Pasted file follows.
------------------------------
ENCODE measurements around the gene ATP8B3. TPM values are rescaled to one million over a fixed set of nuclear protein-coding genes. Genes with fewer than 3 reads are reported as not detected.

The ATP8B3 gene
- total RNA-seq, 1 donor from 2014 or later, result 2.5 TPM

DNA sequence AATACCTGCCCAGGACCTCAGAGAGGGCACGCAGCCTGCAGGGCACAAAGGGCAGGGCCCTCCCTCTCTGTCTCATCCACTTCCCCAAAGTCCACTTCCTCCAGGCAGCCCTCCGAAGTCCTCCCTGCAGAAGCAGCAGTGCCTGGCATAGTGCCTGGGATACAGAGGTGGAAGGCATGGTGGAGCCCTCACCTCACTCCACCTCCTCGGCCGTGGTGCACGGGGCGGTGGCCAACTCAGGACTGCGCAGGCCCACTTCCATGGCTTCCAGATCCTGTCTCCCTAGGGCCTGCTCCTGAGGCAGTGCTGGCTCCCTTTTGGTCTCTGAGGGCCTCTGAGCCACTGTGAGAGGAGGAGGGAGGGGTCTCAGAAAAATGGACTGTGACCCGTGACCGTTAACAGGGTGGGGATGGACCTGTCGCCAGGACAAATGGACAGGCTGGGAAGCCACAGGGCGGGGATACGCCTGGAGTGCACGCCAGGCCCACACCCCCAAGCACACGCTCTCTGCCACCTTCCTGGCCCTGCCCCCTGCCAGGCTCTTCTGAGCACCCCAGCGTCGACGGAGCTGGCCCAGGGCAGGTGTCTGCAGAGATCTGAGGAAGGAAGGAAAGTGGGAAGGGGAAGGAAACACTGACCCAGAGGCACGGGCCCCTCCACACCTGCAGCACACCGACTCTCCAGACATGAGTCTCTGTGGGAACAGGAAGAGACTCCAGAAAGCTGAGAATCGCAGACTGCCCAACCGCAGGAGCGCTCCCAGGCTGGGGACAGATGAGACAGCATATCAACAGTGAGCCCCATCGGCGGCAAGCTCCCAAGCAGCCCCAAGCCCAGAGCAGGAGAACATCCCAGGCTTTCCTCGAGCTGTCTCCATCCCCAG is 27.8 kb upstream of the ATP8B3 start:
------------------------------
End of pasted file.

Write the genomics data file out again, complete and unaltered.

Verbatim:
ENCODE measurements around the gene ATP8B3. TPM values are rescaled to one million over a fixed set of nuclear protein-coding genes. Genes with fewer than 3 reads are reported as not detected.

The ATP8B3 gene
- total RNA-seq, 1 donor from 2014 or later, result 2.5 TPM

DNA sequence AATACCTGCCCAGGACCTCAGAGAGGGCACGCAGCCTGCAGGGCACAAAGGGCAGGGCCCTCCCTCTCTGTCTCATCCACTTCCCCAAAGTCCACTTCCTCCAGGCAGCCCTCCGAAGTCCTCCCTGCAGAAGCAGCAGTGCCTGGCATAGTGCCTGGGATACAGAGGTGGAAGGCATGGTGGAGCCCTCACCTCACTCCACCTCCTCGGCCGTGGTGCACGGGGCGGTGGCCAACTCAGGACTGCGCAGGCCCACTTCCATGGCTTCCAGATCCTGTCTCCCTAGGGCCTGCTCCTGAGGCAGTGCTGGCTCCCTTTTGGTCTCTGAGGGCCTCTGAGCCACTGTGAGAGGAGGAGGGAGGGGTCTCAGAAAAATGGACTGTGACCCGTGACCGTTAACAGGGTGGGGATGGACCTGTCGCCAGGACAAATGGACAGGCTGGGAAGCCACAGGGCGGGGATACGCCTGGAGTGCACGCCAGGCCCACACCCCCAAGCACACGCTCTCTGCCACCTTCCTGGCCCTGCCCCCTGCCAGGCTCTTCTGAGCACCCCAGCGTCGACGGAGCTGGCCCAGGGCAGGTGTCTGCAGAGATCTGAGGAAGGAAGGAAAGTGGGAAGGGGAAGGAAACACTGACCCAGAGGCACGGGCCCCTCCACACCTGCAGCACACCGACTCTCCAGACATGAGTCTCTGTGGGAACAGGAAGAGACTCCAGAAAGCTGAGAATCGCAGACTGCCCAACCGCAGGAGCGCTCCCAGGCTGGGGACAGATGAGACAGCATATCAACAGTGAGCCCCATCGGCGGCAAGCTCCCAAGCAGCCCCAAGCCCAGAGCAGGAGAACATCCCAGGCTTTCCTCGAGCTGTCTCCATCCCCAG is 27.8 kb upstream of the ATP8B3 start: